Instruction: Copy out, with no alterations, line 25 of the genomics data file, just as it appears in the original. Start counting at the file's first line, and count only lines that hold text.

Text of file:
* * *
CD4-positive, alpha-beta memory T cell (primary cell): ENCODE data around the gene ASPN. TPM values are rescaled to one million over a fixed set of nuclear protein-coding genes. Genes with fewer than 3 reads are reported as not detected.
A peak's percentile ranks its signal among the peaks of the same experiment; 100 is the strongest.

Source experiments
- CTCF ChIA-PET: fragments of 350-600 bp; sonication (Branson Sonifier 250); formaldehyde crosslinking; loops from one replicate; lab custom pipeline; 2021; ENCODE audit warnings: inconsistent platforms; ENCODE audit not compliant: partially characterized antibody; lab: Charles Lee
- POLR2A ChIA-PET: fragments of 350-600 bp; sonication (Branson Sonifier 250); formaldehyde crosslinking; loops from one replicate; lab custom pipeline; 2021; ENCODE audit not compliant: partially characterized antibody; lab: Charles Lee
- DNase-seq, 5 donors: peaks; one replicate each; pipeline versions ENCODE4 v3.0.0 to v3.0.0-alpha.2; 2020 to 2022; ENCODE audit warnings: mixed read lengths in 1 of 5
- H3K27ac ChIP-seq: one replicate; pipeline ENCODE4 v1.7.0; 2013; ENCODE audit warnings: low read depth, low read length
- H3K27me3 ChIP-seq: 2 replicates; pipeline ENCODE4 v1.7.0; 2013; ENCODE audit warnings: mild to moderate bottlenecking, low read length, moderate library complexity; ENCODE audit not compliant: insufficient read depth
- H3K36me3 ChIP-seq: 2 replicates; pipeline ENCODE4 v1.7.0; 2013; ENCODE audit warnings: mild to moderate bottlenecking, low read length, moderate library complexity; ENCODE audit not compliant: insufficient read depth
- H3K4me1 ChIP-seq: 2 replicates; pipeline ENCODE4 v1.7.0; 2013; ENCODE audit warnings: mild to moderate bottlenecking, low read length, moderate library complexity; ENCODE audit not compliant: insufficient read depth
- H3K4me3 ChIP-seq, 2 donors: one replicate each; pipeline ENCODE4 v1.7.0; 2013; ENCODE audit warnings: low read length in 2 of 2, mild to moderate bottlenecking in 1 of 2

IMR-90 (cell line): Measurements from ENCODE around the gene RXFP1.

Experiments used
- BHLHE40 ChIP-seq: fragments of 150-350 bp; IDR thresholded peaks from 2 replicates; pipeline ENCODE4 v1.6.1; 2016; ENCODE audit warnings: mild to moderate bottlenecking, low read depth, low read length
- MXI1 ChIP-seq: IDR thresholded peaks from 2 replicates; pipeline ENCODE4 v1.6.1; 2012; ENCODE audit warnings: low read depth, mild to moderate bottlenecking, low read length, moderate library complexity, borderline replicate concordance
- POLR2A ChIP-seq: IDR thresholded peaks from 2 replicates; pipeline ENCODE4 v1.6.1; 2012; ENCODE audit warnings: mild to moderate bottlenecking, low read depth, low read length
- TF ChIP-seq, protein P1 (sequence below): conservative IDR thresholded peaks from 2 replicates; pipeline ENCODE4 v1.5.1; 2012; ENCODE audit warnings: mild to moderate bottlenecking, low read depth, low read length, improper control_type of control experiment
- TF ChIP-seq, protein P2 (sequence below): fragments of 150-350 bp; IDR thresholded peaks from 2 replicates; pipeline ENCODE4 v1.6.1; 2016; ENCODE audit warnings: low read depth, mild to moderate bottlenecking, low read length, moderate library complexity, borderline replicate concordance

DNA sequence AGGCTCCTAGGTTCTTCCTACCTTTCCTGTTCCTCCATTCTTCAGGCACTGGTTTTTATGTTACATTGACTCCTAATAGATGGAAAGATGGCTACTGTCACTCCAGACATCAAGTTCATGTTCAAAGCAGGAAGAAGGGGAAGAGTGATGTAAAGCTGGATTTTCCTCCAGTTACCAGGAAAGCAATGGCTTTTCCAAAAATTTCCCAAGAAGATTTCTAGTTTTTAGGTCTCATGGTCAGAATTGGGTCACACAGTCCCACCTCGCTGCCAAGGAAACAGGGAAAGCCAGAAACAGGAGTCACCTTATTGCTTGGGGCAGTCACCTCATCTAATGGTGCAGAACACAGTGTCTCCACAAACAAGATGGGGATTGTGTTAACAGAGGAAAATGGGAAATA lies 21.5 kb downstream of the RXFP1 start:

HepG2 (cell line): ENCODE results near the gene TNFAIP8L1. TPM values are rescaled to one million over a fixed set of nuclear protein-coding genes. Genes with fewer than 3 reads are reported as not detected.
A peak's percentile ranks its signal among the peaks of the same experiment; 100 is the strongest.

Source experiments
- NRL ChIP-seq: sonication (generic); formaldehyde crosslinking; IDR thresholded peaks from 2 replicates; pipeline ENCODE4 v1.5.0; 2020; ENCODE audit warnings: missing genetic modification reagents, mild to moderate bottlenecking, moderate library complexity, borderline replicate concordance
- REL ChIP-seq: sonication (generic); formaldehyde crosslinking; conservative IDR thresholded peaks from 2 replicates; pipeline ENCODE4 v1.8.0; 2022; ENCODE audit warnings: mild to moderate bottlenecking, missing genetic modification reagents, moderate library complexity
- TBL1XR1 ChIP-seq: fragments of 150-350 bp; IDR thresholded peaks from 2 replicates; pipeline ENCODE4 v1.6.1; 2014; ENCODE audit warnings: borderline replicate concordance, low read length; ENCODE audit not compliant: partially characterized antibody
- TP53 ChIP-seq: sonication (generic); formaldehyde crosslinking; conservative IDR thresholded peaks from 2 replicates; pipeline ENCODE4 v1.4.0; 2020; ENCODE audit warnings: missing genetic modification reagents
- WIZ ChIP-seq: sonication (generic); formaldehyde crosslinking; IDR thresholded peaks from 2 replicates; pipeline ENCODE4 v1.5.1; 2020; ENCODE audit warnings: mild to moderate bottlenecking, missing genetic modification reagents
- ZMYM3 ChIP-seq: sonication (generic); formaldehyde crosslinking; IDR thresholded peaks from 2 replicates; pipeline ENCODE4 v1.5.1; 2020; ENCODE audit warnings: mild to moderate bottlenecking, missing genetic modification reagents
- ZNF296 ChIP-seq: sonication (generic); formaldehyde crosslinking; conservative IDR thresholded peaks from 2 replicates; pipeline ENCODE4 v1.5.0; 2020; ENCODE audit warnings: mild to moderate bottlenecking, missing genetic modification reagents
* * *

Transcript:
- TBL1XR1 ChIP-seq: fragments of 150-350 bp; IDR thresholded peaks from 2 replicates; pipeline ENCODE4 v1.6.1; 2014; ENCODE audit warnings: borderline replicate concordance, low read length; ENCODE audit not compliant: partially characterized antibody